“Send your bread to the face of the waters for in many days you will find it; give a share to seven and also to eight for you do not know what evil may take place on the earth.”
Growing up in church, we always used verse 1 a little out of context — and I confess that even to this day, the verbiage of “cast your bread on the waters” is verbiage that I associate with evangelism and with Isaiah’s words that the Word of God shall not return void (or empty) when it goes it, but that it will do what God designed for it to accomplish (Isaiah 55:11). And, one can make an argument that this proverb of Solomon’s can be applied to evangelism (I’ll come back to that), but at the heart of it, Solomon is dealing with generosity.
The phrase we have in English that conveys the heart of this passage is “what goes around, comes around.” In other words, be generous to others — give a share of your possessions to seven or even to eight people because you do not know when you will be in a position that you will need others to share with you. Jesus says not to store up your treasures here on earth. Why? There are two answers. The first and most significant is that where your treasure is there your heart will be. There is also a practical lesson — on earth, moth and rust will destroy. Calamities and evil things will happen and rob you of your wealth, don’t hoard it up. Similarly, Jesus tells us to use worldly wealth to make friends on earth so that when your wealth fails you will be welcomed into eternal places. The idea is very much the same as what Solomon is teaching here — be generous with worldly things and in your time of need, others will be generous with you.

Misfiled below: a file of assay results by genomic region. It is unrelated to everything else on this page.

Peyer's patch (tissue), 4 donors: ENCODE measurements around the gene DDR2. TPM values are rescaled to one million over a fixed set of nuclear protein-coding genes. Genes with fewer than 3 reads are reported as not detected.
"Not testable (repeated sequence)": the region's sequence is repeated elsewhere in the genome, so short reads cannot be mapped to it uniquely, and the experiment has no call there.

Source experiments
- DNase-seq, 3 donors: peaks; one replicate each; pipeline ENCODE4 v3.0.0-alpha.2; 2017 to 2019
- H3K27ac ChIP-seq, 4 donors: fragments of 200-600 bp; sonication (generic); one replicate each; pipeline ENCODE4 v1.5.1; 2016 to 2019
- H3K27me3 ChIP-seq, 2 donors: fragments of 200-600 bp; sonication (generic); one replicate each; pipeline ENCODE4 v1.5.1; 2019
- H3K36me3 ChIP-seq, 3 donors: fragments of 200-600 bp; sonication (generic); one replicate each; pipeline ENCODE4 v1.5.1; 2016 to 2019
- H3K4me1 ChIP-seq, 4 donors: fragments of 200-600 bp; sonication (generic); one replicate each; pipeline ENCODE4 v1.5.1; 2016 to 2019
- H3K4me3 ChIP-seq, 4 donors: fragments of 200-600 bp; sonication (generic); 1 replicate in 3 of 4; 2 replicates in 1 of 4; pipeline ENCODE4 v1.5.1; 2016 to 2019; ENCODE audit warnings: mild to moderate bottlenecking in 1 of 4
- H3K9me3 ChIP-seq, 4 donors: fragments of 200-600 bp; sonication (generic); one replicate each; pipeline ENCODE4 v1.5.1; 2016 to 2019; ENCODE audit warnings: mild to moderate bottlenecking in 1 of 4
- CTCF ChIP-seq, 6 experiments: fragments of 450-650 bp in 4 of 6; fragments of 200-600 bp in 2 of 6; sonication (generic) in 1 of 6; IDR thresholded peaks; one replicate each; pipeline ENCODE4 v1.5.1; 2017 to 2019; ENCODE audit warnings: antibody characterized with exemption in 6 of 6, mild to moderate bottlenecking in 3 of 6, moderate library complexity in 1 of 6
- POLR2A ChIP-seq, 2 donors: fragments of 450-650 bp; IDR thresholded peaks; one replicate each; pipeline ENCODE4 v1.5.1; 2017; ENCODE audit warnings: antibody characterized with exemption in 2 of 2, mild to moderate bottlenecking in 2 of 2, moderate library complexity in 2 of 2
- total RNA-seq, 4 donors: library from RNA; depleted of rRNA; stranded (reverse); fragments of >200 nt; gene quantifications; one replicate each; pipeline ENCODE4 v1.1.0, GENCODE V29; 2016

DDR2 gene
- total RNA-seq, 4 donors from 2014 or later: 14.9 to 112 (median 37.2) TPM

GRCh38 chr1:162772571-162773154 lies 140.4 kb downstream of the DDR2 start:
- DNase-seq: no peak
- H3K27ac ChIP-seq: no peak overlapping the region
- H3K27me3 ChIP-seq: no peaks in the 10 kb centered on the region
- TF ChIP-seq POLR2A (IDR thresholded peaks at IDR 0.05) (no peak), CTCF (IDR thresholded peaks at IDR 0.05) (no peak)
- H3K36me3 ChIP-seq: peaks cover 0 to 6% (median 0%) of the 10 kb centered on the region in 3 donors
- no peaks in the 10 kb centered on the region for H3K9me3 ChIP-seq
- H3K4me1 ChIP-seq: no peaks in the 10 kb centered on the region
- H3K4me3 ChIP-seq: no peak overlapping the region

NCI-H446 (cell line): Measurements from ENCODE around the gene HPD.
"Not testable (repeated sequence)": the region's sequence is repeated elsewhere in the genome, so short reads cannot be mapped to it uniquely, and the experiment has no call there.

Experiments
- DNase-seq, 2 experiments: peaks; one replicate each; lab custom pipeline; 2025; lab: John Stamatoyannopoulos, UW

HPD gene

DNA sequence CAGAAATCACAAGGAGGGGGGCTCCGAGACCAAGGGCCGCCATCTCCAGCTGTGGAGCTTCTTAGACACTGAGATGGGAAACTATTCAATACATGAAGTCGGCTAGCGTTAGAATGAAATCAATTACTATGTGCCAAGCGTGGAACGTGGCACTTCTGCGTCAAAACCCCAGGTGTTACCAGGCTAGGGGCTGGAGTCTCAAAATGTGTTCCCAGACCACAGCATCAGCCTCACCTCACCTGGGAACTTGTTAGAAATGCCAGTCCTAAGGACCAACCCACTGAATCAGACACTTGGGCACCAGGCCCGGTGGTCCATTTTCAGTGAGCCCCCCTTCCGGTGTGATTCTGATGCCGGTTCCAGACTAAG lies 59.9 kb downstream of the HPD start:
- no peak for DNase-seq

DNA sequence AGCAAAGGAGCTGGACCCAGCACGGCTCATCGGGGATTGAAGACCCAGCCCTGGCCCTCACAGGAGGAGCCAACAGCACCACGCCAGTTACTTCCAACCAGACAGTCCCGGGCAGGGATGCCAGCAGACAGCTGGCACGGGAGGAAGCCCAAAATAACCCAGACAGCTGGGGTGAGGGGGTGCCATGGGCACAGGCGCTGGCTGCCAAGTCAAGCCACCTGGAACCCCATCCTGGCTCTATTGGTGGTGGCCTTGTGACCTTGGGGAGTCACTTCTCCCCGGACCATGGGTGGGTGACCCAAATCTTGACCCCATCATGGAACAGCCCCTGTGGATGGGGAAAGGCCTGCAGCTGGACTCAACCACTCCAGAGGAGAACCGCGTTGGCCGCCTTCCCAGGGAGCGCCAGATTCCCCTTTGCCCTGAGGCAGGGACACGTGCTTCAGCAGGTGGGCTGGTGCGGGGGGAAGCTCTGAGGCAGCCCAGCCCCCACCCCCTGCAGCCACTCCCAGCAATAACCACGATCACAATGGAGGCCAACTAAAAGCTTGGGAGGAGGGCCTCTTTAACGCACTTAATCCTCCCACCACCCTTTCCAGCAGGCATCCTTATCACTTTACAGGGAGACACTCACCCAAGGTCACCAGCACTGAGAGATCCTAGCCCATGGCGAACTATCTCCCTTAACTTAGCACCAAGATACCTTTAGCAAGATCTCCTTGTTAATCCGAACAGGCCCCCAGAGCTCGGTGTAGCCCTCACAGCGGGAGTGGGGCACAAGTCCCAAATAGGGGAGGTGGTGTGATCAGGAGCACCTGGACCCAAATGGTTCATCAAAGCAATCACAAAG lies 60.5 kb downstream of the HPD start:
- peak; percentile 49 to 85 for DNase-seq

Yet, as I mentioned, there is also a spiritual reminder connected to this language. For, what greater investment can be made in the life of another than by sharing spiritual truths? Friends, as I look back on my life, I am eternally grateful for those men and women who fed their time and their prayers into my life in meaningful ways. During my own years of rebellion, for instance, my grandmother organized a group of women from our church to pray for me daily. I think back to Dr. Rick Burnor, a philosophy professor in college, who took time to open his home to me to mentor me in the earliest days of my faith as a Christian (studying the book of Romans together). I am grateful to pastors and other Christian friends who did not completely throw up their hands in frustration with me during those years of trying to figure out my place in this world, and I am grateful to my wife for following as I led even when often she paid a greater price in terms of things being left behind. I am also grateful for Elders who have guided me and protected me over the years, teaching me wisdom and patience with God’s stubborn flock. And then, there will be many whose names I may never know here on earth who have spoken (if only briefly) into my life and have shaped me into the man that I am. Feed into the life of others and in time, what Solomon is saying, it will come back to you in one form or another.